W.E.B. Du Bois


February 1, 1918

War necessities may teach the Negro some salutary lessons. For a long time it has been known that as a race we eat too much meat, especially pork, and are ruining our digestions with hot bread made daily. Frugal peoples have long since learned that risen bread thoroughly baked and kept until stale is not only the most economical, but the most nutritious of dietaries. Modern physicians have long urged us to decrease our meat rations and increase our consumption of vegetables. The war comes now to enforce our common sense. The Hot Biscuit is a lovely institution, but it is too costly in work and money and too dangerous for the digestion to come oftener than once a week. The deceitful Pork Chop must be dethroned in the South and yield a part of its sway to vegetables, fruits and fish. Food—reasonable food—will not only win the war, but will win health and efficiency if we learn the lesson of the present emergency aright.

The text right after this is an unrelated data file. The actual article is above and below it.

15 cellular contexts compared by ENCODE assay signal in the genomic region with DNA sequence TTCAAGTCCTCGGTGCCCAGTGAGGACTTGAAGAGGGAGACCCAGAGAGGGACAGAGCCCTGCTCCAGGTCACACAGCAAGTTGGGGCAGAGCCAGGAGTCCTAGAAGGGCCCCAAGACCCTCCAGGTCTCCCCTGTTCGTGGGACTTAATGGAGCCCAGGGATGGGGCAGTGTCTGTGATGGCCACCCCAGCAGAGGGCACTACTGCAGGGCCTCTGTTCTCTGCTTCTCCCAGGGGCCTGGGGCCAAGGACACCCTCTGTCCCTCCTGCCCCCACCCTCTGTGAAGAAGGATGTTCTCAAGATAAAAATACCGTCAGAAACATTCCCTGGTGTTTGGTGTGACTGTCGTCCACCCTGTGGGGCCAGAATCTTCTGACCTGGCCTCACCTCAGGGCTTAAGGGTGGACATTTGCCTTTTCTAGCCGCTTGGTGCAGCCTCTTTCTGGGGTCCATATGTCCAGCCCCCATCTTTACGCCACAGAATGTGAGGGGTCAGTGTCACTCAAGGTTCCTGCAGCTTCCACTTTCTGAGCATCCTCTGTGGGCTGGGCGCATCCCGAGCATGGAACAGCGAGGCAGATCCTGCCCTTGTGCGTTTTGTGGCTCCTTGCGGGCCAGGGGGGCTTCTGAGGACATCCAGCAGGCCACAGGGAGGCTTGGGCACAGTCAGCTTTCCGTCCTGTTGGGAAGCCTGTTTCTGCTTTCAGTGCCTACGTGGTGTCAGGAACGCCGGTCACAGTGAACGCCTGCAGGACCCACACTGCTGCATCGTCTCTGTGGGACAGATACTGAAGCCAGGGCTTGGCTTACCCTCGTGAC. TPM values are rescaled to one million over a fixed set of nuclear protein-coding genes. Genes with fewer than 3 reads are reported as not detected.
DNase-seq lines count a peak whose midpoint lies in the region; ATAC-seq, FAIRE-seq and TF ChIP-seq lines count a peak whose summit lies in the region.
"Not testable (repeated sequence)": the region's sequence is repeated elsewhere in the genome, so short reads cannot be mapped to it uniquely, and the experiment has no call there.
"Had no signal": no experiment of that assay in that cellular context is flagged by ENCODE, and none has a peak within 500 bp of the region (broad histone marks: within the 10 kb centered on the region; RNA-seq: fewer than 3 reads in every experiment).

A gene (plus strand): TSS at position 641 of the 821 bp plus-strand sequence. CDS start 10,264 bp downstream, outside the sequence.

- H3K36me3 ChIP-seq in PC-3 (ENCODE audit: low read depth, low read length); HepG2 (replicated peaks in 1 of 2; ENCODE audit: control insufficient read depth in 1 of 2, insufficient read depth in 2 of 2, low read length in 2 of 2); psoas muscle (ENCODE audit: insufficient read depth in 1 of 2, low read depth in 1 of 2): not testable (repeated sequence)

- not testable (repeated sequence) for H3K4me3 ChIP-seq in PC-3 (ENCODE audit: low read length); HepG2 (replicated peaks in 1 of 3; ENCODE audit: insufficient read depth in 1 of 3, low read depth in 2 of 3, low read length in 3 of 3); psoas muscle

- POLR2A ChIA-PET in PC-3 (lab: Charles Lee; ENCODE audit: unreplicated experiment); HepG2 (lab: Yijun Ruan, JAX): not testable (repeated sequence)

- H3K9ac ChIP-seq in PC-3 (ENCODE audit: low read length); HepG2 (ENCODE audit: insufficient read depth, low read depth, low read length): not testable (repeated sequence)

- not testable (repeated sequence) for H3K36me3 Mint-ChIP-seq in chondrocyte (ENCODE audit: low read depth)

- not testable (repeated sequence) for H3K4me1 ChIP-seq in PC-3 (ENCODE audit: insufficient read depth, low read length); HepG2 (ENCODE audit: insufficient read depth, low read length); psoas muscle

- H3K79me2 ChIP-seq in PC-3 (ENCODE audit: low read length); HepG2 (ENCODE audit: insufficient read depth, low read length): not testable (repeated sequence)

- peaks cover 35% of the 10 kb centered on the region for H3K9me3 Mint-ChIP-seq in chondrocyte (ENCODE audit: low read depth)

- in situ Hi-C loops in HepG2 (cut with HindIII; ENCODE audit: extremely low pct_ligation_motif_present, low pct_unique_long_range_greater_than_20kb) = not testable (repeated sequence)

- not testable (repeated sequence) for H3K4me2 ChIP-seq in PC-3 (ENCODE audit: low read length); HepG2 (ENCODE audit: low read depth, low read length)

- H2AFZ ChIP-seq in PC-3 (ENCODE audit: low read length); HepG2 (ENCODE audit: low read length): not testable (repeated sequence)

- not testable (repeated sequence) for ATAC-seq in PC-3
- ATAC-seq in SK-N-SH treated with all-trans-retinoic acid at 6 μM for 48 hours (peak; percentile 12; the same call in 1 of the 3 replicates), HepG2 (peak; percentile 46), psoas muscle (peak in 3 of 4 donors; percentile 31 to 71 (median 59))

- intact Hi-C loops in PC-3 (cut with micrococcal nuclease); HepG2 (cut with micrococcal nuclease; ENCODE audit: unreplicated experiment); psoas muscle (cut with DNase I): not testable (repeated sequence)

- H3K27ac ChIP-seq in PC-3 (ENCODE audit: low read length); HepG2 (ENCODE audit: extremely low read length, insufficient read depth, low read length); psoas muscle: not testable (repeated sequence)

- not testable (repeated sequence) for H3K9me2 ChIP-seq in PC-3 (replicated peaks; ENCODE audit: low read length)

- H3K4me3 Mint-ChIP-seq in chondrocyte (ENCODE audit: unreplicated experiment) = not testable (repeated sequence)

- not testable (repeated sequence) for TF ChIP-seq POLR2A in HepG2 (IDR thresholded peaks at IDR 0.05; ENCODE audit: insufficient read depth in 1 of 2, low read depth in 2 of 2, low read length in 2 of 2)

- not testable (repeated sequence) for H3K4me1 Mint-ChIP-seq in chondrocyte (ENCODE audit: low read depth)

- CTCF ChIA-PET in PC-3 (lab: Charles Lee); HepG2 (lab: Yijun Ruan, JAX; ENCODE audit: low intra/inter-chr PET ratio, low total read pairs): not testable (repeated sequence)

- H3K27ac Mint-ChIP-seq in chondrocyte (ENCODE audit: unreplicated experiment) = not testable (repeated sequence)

For attribution, please cite this work as:
Du Bois, W.E.B. 1918. “Food.” The Crisis 16 (4): 165.